Faith, Freedom And Front-Row Seats

I’m A ‘Values Voter,’ But Not The Kind I Met At These Events

What goes around comes around. Last year I had to miss the big Religious Right conclave in Washington held each September because I was attending my son’s wedding. In penance, I had to attend two Religious Right gatherings this year. 

One weekend it was Ralph Reed’s Faith & Freedom Coalition’s first conference and strategy briefing; the next, the Family Research Council’s “Values Voter Summit.” 

They both started out in somewhat odd ways. At Reed’s event, the first speaker was Tucker Carlson, whose checkered TV career has sprawled over four networks.

Arriving early, I had taken a chair in the front row to get the best possible view. Carlson recognized me as soon as he walked out. He said, “Barry Lynn! Holy smokes! Folks, I’m sorry, my mind is blank. The great Barry Lynn! I’m amazed you’re here.”

This led the audience to applaud, apparently thinking he had said “Barry Goldwater” or something. Tucker quickly joked, “No, you don’t need to clap, I wouldn’t clap,” then went on to say I was actually a nice fellow whom he enjoyed debating on television. 

The following Friday, I got to the Values Voter Summit pretty early. When I asked one of the security folks when the conference ballroom would be opened, he replied, “Are you Barry Lynn?” I acknowledged that I was (my name badge even proved it), and he asked me to stand away from the doors with him. 

I thought maybe I was getting special access. Nope. When the doors did open for the gathering crowd, another security guard blocked me from entering! I had to slip in another door just a few feet away. I even managed to snag another front-row seat. 

These two weekends were a lot like events I used to attend nearly 20 years ago when TV preacher Pat Robertson’s Christian Coalition held conferences in Washington, D.C. 

For example, people still wanted to take pictures with me, to prove to the folks back home that even though their trip to the nation’s capital didn’t lead to a photo op with Sarah Palin or Glenn Beck, they did get a snapshot or video with one of Satan’s imps. 

One woman even brought her 12-year-old son over to me and said, “Now if you ever see Mr. Lynn on television, don’t believe a word he says.” 

OK, they don’t like me much. I can live with that. But what really bothers me about these events – dripping with appeals to recapture America, defend the Constitution and stop overregulation of American life – is the bizarre spin they give on what “values” they are trying to recapture. They talk about “freedom” and “liberty” and “the Constitution” but ignore any reference to things that most of us really care about.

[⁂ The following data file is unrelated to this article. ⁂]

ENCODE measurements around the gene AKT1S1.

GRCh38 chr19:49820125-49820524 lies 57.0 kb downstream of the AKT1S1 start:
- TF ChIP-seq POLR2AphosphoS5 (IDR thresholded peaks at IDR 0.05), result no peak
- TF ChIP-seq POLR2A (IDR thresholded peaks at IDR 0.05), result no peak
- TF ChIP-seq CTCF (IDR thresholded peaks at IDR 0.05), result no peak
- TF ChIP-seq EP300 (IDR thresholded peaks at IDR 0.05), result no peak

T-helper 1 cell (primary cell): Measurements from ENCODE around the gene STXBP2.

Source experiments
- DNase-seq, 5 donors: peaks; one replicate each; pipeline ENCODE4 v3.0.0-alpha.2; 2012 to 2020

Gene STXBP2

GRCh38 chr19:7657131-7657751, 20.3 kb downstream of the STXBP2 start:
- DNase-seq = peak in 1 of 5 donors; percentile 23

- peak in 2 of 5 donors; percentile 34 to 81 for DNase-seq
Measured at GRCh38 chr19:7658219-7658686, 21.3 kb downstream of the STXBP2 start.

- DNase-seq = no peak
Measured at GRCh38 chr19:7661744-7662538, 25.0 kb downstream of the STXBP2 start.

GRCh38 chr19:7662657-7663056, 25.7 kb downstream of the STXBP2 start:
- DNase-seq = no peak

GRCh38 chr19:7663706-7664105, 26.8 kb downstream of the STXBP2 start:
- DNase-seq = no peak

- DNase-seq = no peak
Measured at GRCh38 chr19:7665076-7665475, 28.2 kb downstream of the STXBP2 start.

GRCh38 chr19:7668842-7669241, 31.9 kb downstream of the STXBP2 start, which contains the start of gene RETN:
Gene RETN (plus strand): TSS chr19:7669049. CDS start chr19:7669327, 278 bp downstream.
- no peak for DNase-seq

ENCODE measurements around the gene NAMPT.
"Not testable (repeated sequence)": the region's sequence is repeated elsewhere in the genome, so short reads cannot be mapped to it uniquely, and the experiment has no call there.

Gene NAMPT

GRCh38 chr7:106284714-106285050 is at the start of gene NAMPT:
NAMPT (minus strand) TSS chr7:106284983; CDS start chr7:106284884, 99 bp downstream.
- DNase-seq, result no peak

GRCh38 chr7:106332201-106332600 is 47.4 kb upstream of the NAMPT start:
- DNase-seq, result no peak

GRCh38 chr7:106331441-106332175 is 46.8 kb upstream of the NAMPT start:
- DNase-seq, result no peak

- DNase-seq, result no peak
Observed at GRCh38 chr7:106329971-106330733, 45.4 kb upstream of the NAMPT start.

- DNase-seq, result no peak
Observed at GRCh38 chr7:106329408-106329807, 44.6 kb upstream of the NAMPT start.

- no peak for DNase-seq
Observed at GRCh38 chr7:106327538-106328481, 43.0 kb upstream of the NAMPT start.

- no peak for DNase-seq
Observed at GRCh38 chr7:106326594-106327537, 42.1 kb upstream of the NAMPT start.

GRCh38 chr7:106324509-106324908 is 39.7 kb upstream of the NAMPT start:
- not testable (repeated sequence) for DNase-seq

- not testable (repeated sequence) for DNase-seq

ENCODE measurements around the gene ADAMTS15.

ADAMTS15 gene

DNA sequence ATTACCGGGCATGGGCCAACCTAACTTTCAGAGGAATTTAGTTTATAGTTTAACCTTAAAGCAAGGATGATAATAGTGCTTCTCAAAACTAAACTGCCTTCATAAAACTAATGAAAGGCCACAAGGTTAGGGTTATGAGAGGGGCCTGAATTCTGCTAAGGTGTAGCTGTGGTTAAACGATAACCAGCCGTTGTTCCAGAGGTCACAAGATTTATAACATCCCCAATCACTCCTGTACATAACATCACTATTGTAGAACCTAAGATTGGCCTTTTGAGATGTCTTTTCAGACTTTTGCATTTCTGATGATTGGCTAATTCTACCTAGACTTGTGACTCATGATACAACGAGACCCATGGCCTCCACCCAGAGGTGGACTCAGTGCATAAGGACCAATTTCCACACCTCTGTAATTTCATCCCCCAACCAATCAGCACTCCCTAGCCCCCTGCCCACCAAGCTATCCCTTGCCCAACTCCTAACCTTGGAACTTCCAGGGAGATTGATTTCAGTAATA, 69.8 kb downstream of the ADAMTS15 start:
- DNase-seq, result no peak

U.S. Senate candidate Christine O’Donnell of Delaware warned of overregulation of water flow in toilets and demands by some municipalities for “greener” light bulbs. Several speakers ominously prophesied that military hospitals soon might be required to pay for sex-change operations. 

Are these the concerns that keep you up at night?

Possible White House aspirant Newt Gingrich called for a federal law barring courts from using Islamic law in deciding cases. This last example raises an interesting point, though. Don’t we all agree that using religious law to trump the Constitution would be bad? 

Of course! That’s why we don’t want Religious Right zealots imposing their will by substituting their narrow sectarian principles for the commonly shared values of the Constitution. Sadly, though, even if I sat down with Newt, I don’t think he’d understand the analogy. 

Both of these events featured strong efforts to link the demands of the old Religious Right (prayer in the public schools, school vouchers, anti-gay policies, restrictions on reproductive choice) with the economic principles of the Tea Party crowd. 

These movements are not synonymous, but there is enough overlap to be concerned that their goal of seizing power across the political spectrum might be achieved. There are pure libertarian strains in the Tea Party that certainly hate what they call “big government” but are also appalled at the prospect of “big religion” – a powerful sectarian movement that will try to regulate them from birth to death.

The message from the two weekends was: Let’s take control and we’ll sort out our differences later. As I told National Public Radio’s Ari Shapiro, “What we see today is that people in the Religious Right are saying, you need us, and you need our issues. And in the next 50 days or so, you really need us.”

Whether this marriage of convenience between these two ideological strains is long-lasting or short-lived remains to be seen. However, it is dispiriting to many of us to see the Constitution, which has served us so magnificently for over 200 years, reduced to a buffer to protect against the excessive regulation of light fixtures. 

It is hard to believe that the founders of this nation, a nation truly established by the blood of heroes, could look at such an interpretation without blanching at how fraudulent the new definitions of “liberty” and “freedom” are.

Barry W. Lynn is executive director of Americans United for Separation of Church and State.